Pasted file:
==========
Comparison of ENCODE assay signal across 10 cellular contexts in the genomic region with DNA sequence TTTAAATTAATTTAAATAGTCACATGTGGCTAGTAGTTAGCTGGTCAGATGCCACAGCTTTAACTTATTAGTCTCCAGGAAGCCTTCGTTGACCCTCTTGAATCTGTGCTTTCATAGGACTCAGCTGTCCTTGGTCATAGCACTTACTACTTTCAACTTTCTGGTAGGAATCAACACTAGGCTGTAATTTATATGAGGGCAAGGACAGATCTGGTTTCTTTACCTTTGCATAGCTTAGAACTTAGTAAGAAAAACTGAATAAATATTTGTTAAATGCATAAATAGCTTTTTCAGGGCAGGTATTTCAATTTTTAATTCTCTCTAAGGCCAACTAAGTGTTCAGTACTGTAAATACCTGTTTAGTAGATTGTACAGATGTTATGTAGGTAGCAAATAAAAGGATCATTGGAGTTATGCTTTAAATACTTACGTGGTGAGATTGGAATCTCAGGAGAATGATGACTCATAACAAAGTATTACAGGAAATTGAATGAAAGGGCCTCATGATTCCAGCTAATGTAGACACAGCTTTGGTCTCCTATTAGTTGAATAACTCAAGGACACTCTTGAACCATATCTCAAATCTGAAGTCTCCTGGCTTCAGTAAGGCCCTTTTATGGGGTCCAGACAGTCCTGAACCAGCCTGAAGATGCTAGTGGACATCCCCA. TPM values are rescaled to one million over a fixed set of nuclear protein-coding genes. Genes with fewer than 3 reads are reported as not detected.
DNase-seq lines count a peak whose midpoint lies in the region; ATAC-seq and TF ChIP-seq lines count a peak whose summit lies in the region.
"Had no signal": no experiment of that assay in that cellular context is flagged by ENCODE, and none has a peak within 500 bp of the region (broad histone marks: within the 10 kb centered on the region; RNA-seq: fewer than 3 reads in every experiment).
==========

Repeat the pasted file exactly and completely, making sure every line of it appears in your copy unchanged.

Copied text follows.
Comparison of ENCODE assay signal across 10 cellular contexts in the genomic region with DNA sequence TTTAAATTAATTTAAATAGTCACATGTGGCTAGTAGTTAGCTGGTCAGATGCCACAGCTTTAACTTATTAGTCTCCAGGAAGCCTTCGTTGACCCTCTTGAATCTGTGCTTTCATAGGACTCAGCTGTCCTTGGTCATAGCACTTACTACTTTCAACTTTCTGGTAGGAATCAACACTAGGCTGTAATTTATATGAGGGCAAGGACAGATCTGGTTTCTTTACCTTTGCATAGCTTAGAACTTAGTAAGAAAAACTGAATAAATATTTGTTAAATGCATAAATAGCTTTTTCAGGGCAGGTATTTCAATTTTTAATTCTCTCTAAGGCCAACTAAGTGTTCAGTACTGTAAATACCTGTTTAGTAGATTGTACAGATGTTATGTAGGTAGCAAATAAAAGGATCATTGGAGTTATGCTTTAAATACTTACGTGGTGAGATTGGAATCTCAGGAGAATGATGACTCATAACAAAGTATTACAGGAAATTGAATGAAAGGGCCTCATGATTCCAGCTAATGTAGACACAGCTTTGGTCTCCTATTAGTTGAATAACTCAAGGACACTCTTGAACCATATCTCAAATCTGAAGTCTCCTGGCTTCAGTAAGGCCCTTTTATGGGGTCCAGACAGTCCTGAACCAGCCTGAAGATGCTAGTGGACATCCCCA. TPM values are rescaled to one million over a fixed set of nuclear protein-coding genes. Genes with fewer than 3 reads are reported as not detected.
DNase-seq lines count a peak whose midpoint lies in the region; ATAC-seq and TF ChIP-seq lines count a peak whose summit lies in the region.
"Had no signal": no experiment of that assay in that cellular context is flagged by ENCODE, and none has a peak within 500 bp of the region (broad histone marks: within the 10 kb centered on the region; RNA-seq: fewer than 3 reads in every experiment).